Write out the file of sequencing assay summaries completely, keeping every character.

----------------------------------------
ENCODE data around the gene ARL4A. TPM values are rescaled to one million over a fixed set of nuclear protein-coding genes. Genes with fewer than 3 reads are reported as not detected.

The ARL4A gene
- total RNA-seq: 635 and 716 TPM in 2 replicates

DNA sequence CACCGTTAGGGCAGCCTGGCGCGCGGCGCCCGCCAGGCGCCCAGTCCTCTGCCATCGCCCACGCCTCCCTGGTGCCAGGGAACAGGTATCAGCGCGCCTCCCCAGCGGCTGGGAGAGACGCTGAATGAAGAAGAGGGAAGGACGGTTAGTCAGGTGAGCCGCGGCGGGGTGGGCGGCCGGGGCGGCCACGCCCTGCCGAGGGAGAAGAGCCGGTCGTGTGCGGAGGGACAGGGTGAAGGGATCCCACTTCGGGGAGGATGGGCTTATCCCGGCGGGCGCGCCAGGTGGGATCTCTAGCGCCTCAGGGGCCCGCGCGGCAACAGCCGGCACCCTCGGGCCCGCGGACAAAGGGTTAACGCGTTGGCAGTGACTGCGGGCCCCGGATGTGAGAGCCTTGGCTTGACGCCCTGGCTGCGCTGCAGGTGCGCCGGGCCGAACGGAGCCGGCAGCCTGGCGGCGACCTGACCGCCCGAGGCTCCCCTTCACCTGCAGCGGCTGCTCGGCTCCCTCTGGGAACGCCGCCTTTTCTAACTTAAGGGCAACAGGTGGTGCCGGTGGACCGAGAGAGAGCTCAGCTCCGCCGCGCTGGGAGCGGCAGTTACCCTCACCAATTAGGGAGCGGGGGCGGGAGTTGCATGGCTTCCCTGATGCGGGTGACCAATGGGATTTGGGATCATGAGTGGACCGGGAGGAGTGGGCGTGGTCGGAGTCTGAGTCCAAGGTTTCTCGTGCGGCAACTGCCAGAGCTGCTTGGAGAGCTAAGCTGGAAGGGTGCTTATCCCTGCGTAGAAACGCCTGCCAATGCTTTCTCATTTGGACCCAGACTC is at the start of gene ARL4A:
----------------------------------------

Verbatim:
ENCODE data around the gene ARL4A. TPM values are rescaled to one million over a fixed set of nuclear protein-coding genes. Genes with fewer than 3 reads are reported as not detected.

The ARL4A gene
- total RNA-seq: 635 and 716 TPM in 2 replicates

DNA sequence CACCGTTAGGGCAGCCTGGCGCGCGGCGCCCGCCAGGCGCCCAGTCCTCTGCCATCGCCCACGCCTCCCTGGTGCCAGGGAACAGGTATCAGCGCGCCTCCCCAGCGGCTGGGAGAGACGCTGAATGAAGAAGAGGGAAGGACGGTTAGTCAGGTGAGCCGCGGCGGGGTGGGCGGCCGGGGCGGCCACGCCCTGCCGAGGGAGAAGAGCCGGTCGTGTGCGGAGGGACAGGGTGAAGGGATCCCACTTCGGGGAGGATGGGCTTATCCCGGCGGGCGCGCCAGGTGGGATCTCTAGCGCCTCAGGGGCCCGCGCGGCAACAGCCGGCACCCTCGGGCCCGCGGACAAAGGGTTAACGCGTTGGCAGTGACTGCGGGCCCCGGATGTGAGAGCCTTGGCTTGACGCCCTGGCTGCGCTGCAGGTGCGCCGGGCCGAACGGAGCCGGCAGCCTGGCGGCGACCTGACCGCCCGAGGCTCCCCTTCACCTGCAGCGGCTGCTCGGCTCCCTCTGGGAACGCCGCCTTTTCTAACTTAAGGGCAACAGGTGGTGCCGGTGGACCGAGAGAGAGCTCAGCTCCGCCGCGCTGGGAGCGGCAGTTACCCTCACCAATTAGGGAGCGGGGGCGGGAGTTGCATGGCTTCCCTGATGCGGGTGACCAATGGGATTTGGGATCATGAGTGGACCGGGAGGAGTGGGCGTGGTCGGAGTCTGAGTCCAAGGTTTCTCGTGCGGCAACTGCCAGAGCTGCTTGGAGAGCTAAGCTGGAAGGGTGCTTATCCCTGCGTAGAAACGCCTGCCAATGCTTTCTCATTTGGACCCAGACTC is at the start of gene ARL4A: